A middle-aged man passes under a vivid yet rustic sign that reads BÜYÜLÜ FENER, which fits like a puzzle piece among the colors of cafes and apartments that flood this block in Balat. He pushes open a glass door that rests under a row of rainbow stained glass. Once inside he’s greeted with a welcome from the owner, Gediz, as he scans the walls and shelves. This isn’t your typical antique shop, which pop up all over the neighborhood.
A Unique Antique
Not just because Gediz is the only female owner in the area, but because instead of the other shops where you feel like you’re walking into an old Ottoman tea house, here it’s like you’ve entered the Art Director from Turkish Mad Men’s supply warehouse. On the walls are rows of small tube TVs, record players, and typewriters flashing with vibrant colors. One of the record players spins a song from the 1960s that only the Turks seem to recognize.
A Piece of our Past
The man’s eyes stop on an unassuming collection of retro cigarette packages. “Can I buy just this one?” he asks. Gediz tells him of course, but that it’s not worth much without the rest of the collection. “That’s fine. They used to sell this box in Cyprus when I was a kid there. So, when I saw it it immediately brought me back to my time there as a child.”
And that’s why people come to Büyülü Fener (magic lantern in Turkish), not necessarily to find the next rare find of the antiquing world, but to bring back a fond memory or experience. Gediz told me that what really separates Büyülü Fener from the other antique stores is that hers isn’t one; it’s a nostalgia shop.
Balat a Microcosm of Praxis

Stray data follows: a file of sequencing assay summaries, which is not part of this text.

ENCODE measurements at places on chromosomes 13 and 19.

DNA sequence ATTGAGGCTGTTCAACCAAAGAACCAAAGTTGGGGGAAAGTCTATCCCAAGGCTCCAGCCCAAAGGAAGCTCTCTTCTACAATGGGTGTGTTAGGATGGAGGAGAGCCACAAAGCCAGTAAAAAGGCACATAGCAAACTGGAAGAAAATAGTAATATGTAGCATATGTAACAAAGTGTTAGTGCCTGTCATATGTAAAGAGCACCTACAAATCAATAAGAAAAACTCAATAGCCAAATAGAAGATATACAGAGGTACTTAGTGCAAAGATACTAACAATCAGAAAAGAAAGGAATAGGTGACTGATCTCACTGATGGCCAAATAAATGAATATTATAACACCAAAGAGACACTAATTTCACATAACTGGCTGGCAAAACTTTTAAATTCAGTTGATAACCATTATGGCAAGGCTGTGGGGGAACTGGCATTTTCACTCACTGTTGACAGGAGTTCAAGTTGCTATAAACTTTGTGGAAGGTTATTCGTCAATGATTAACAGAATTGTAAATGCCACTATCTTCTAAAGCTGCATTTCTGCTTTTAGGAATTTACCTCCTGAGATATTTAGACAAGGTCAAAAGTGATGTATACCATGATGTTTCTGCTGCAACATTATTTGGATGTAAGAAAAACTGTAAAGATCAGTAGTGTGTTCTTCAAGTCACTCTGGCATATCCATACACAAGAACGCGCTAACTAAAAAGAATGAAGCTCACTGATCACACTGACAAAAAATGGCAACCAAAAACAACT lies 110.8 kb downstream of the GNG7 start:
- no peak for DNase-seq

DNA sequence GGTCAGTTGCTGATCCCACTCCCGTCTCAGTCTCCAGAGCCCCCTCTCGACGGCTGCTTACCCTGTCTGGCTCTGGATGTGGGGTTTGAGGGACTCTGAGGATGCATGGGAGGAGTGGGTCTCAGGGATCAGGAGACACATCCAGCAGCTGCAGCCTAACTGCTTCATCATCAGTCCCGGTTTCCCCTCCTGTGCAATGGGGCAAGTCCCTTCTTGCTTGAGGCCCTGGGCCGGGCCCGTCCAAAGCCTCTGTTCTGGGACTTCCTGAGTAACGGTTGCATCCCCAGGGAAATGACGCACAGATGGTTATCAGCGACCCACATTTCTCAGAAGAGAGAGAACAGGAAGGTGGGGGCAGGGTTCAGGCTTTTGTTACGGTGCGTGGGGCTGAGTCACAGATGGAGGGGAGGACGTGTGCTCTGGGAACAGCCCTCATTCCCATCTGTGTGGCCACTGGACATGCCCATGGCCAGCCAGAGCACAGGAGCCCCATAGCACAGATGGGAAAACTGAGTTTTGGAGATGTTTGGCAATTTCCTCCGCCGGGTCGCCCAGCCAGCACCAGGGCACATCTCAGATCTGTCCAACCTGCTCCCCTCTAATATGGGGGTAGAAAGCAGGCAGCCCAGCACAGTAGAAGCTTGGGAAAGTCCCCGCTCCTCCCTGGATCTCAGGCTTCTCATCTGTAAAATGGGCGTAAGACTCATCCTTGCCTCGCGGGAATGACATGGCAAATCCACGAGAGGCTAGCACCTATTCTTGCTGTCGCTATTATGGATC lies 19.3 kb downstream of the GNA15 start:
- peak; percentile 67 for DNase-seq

In a city that is rapidly modernizing, the gentrification can be dispiriting. And, when your commute consists of passing block after block of Soviet-style apartment buildings, you want to find the colors, diversity, and romance of the storied Istanbul. That’s what propelled Fener-Balat to become such a hotspot for tourists, expats, and locals alike. Büyülü Fener fits this neighborhood aesthetic perfectly. It’s what drew Gediz here in the first place. Cihangir had become flooded with overpriced housing and Karaköy had been overrun with chain stores, making a small business nearly impossible. But here, every business is personally owned and new people are moving in droves, but they haven’t destroyed the neighborhood’s character. In fact, as long as they adapt to their surrounding culture they can help enhance it. The neighbors across the street are Bulgarian immigrants on the first floor, Syrians on the 2nd, and from eastern Anatolia on the 3rd. Imams walk the street and wave at the employees from the nearby Ecumenical Patriarchate. Women with head scarves will chat with their neighbors in mini-skirts. Gediz says there’s a weird balance where if you don’t judge, no one will judge you. This is why Fener-Balat is where the city on the cusp of two worlds analogy comes alive. When you live in a sterile apartment and work a sterile job, it feels like the old Istanbul is dead, but you can still find it here.